Breea Williams of Roosevelt, N.Y., an Accounting major at Mount Saint Mary College, works at the Newburgh Free Library as a Tax-Aide preparer on Wednesday, March 23. Photo by Lee Ferris.
Even with the extension in place, Tax Day is still on its way. But for the 11th year in a row, Mount Saint Mary College Accounting students and alumni are here to help by providing free tax preparation for middle- and low-income families.
This year, about a dozen Mount students and alumni are volunteering with Tax-Aide, a tax assistance program offered annually by the AARP Tax-Aide Foundation, the Mid-Hudson CA$H Coalition, and the United Way of the Dutchess-Orange Region. As in previous years, the Mount's School of Business and the Career Center were a driving force in the success of the Tax-Aide program at the college.
Through Tax-Aide, Mount students serve their community in donated spaces throughout the area. This year, new precautions have been put in place to protect the community from the threat of COVID-19, including low contact preparation and digital only service.
"Current volunteer students and alumni make a significant contribution to our Tax-Aide program," explained Dave Weaving, the Orange County CA$H Coalition coordinator. "Without the help of Mount Saint Mary College and these students, we would not have the vibrant, expanding program that we have. Our experienced volunteers are always thrilled to work with students."
Accounting major Breea Williams of Roosevelt N.Y. prepares returns for area residents on Tuesday afternoons at the Newburgh Free Library. Williams is on the college's 5-year MBA track and this is her first time volunteering with the Tax-Aide program.
Williams and her peers trained for at least 40 hours through work with AARP certified instructors, then passed an IRS certification exam.
"I really enjoy helping people get the best return possible for them," said Williams. "Participating in Tax-Aide really opened my eyes to the outside world. This is giving me the experience I'll need to be better in my field."
Lending her skills to the Tax-Aide program has been a rewarding experience, noted first-year volunteer Joanne Kubat of Williston Park, N.Y., a Business Administration and Management major with a concentration in Marketing. When she was in high school, Kubat would volunteer to teach senior citizens how to use technology, help out Ronald McDonald House Charities, and more. Tax-Aide was the next evolution of her desire to serve the community.
"I love the idea of helping people," she said. "It always makes me feel like I'm doing something good" for the community.
For Victoria Munro of Sparta, N.J., a senior Accounting major on the 5-year MBA track, her third year volunteering with Tax-Aide has been done online. While she misses the in-person connections she was able to make with clients in previous years, she still feels the same joy in helping them to complete their taxes.
"It's a fulfilling feeling," she said. "Everyone in our community does their part [and] this is me doing my service for them. I love being able to give back with an ability that someone else might not have, just like the community helps me with so many things."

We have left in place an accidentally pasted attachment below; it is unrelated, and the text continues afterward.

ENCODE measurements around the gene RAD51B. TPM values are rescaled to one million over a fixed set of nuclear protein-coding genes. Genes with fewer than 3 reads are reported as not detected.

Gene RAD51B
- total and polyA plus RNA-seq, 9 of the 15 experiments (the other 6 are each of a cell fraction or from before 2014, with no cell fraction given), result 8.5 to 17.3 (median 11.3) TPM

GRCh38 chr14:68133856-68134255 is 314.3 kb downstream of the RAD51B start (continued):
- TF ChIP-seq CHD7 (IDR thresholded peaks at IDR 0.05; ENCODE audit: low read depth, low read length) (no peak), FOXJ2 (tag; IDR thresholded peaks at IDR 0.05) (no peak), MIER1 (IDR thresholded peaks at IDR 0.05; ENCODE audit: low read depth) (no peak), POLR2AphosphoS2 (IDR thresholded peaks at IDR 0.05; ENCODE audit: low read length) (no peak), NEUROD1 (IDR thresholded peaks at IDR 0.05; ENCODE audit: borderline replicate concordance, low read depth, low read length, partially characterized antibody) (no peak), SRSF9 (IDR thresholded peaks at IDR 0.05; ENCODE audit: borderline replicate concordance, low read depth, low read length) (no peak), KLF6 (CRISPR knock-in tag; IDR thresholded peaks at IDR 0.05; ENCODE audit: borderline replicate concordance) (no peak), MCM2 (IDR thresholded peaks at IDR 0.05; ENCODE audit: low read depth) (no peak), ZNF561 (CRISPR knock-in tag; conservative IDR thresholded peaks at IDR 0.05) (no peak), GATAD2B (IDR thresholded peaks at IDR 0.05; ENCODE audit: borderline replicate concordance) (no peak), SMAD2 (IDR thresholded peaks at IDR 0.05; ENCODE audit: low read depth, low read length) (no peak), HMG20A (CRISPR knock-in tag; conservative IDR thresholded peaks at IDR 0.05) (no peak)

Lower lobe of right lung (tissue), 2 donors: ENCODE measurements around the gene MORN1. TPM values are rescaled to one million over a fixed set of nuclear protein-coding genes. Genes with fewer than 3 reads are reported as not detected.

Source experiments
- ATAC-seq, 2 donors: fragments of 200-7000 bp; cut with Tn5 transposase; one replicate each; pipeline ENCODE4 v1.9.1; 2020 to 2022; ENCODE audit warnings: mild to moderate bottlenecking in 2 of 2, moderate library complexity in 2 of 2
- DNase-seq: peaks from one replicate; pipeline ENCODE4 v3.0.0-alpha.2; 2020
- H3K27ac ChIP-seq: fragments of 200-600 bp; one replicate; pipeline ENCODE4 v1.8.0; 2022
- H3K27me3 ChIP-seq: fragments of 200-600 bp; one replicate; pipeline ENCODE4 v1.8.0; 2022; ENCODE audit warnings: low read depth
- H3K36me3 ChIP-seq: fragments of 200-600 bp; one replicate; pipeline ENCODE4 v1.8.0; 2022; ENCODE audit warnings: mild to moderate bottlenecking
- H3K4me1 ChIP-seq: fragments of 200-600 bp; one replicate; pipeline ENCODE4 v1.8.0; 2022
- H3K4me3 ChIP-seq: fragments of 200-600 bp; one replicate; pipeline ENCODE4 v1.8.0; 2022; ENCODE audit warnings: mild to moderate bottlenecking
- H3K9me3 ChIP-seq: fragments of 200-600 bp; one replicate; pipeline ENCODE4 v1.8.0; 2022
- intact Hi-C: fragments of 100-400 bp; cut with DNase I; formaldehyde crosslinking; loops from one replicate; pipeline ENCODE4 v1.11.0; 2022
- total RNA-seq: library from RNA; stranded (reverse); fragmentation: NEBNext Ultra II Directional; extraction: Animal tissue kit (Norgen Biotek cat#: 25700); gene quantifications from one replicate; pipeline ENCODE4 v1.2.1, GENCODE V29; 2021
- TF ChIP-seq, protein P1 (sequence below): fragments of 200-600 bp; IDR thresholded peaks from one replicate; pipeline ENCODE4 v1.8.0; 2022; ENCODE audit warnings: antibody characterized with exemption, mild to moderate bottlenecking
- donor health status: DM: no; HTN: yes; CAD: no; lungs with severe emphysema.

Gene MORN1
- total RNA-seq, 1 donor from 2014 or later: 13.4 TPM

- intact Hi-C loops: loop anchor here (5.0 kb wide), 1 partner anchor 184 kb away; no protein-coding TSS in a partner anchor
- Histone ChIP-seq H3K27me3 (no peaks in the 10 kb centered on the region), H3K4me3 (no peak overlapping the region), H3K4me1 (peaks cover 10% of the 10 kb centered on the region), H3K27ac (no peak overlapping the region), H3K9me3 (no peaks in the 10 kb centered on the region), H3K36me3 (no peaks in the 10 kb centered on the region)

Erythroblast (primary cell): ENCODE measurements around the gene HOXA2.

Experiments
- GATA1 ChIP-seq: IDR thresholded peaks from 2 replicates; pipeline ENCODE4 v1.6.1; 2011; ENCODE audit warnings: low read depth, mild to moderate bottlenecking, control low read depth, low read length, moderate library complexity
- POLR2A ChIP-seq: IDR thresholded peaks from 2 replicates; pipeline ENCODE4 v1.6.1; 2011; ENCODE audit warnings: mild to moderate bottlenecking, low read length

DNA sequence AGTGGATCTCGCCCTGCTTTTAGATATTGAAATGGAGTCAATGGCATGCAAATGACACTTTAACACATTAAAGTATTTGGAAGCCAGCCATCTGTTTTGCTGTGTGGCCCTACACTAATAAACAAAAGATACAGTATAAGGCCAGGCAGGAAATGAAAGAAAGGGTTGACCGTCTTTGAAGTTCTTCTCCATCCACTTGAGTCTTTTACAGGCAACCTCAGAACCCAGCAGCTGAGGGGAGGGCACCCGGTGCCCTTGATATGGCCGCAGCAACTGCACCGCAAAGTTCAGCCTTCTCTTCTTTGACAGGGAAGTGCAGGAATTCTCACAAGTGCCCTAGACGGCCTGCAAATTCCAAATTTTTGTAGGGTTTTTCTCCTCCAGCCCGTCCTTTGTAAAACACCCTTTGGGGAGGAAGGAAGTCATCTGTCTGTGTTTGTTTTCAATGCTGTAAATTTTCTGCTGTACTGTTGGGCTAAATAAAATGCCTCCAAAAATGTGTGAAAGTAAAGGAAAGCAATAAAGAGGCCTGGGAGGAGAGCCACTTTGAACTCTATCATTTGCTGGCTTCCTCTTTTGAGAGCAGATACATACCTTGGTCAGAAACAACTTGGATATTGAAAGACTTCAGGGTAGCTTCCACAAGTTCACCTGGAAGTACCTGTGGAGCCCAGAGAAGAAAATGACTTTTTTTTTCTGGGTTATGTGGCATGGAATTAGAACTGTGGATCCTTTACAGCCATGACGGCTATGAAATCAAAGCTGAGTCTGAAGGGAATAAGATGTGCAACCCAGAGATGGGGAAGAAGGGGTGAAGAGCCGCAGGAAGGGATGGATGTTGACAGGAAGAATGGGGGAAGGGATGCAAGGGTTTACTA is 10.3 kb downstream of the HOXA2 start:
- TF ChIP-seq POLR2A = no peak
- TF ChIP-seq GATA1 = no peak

Munro likens volunteering with Tax-Aide to a clinical experience for a Nursing student, or a student-teaching placement for a teaching candidate: it's a hands-on experience that brings what she has learned in the classroom to life.
"Tax-Aide definitely opened me up to the community," Munro explained. "You work with people who have a lot, and you work with people who don't have so much. Tax-Aide humbles you with what you can do with your knowledge."
Williams, Kubat, and Munro were quick to point out that they couldn't have succeeded as Tax-Aide volunteers without the help of their professors. Williams credits Neirouz Watad, instructor of Accounting, with getting her into the Accounting major in the first place: "I was undeclared for a while," she said. "But after taking one Accounting course taught by her, it automatically made me interested in Accounting."
Kubat pointed out her admiration for two Mount professors: Christopher Neyen, assistant professor of Art and Graphic Design, and Anthony Scardillo, assistant professor of Marketing.
"Professor Neyen helped me to be able to continue my passion for art while pursuing the degree I want, and Professor Scardillo helped me to be able to participate in my classes and be more willing to join [activities and service projects] on campus," she explained.
For Munro, Watad and Tracey Niemotko, professor of Accounting, provide her with "strong female role models in accounting."
"Their smarts and their skill really showed me that we can do this, and we can become the accountants that we want to be," Munro noted. "The Mount is a very supportive environment."
In addition to the current Mount students giving their time and talents to the project, several Mount graduates continue to volunteer with Tax-Aide, including Justin Perez '16, Crystal Graham '19, and Elisa Morey '15, who is a Tax-Aide site leader.